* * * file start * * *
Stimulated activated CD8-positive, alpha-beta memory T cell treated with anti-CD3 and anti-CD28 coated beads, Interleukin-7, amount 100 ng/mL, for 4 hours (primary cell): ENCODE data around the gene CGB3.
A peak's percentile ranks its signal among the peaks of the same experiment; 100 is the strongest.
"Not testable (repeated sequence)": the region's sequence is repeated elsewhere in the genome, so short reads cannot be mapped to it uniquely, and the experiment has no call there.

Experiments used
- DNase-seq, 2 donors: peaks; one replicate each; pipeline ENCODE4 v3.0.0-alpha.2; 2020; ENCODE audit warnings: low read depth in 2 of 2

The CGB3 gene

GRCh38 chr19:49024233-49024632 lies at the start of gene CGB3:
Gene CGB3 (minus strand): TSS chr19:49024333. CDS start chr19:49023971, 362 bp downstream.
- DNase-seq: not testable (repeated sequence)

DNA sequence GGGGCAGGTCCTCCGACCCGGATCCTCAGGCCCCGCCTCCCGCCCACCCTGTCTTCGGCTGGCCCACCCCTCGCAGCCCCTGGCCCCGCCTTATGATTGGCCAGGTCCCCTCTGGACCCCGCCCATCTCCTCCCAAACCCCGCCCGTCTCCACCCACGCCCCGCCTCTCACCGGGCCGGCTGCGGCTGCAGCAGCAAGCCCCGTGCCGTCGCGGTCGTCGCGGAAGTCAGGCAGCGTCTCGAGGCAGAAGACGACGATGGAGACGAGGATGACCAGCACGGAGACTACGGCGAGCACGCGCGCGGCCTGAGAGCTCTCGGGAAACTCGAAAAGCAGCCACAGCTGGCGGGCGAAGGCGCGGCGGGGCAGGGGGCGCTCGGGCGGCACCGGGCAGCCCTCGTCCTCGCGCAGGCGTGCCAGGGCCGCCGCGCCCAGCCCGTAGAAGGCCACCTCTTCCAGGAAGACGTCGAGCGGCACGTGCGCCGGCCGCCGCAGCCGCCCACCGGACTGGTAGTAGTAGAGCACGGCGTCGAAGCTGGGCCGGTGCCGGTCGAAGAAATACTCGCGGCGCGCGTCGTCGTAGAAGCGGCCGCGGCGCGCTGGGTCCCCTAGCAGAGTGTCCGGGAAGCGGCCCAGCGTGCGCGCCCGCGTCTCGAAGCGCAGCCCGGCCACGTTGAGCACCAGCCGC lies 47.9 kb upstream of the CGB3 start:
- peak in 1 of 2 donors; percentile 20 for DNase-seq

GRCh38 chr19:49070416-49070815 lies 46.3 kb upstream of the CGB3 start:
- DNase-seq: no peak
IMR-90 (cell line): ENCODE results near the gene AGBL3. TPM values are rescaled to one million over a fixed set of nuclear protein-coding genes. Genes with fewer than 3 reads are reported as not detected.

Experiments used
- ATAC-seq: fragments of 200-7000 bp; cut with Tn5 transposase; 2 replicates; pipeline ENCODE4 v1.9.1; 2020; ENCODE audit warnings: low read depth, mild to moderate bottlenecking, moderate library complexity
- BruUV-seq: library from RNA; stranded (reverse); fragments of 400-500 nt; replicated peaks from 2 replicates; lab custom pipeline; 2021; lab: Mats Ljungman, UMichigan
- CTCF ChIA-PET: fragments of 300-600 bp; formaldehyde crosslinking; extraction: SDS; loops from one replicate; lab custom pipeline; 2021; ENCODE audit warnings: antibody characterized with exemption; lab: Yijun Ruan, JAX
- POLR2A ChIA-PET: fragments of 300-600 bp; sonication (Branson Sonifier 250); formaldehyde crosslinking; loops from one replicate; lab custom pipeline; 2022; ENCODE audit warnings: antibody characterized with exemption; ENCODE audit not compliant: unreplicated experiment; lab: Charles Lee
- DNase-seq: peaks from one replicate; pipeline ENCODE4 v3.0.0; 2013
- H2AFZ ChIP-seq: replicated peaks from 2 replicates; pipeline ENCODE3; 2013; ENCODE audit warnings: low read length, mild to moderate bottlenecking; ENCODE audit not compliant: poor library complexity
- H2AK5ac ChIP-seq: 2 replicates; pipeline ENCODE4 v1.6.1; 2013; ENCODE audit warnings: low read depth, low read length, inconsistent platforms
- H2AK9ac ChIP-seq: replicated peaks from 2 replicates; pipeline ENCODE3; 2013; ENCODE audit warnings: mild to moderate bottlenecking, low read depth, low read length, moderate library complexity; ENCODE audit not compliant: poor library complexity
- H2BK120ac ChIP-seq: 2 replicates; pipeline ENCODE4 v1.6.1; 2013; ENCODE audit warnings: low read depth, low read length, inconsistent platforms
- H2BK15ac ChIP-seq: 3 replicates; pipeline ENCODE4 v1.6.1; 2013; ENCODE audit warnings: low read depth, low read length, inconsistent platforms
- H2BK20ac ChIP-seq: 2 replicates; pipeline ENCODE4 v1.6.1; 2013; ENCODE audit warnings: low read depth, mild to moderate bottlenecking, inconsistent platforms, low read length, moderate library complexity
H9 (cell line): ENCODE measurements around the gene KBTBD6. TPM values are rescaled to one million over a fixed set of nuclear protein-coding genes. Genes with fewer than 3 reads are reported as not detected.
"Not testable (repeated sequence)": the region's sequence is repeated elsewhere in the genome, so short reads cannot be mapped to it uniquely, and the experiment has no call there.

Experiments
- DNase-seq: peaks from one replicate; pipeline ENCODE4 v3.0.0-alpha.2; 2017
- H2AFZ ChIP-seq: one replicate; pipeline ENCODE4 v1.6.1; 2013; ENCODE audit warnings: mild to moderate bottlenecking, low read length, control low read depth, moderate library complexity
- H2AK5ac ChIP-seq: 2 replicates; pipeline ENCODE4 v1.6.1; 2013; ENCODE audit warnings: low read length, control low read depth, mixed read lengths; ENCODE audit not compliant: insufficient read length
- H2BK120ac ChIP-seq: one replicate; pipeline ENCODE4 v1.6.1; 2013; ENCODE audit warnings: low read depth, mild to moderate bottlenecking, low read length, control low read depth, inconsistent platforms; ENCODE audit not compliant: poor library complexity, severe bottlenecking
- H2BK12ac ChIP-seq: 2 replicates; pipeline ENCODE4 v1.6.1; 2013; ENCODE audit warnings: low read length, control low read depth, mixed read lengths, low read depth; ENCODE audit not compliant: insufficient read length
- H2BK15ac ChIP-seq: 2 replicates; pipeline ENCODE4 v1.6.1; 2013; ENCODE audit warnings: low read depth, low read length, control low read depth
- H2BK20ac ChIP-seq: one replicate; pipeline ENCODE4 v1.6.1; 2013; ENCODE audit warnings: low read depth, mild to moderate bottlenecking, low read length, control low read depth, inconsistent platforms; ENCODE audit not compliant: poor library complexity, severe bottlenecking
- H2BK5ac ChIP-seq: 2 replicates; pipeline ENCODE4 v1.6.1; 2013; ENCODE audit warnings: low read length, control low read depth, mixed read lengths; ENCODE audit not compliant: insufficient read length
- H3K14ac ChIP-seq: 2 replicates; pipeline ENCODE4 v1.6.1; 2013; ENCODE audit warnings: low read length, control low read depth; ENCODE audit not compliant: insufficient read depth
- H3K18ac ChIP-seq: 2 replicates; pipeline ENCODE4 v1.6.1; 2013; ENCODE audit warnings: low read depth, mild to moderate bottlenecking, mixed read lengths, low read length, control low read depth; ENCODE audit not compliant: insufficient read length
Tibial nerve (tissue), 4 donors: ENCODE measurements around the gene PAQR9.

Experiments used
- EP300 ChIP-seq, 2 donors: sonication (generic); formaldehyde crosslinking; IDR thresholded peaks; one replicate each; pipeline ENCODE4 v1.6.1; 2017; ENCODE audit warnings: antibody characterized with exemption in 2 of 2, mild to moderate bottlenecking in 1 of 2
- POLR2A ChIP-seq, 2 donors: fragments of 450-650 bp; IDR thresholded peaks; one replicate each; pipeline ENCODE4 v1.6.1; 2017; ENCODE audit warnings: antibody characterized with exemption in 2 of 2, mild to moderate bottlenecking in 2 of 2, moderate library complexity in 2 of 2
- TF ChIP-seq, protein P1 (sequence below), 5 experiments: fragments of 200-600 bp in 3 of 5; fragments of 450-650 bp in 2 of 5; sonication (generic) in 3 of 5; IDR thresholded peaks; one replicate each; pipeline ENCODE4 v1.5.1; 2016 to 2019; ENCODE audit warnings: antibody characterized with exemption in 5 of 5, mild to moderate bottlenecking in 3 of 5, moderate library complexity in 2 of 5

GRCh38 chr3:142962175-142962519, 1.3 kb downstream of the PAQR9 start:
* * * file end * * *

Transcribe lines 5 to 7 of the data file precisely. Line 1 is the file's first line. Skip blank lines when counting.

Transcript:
- DNase-seq, 2 donors: peaks; one replicate each; pipeline ENCODE4 v3.0.0-alpha.2; 2020; ENCODE audit warnings: low read depth in 2 of 2

The CGB3 gene

GRCh38 chr19:49024233-49024632 lies at the start of gene CGB3: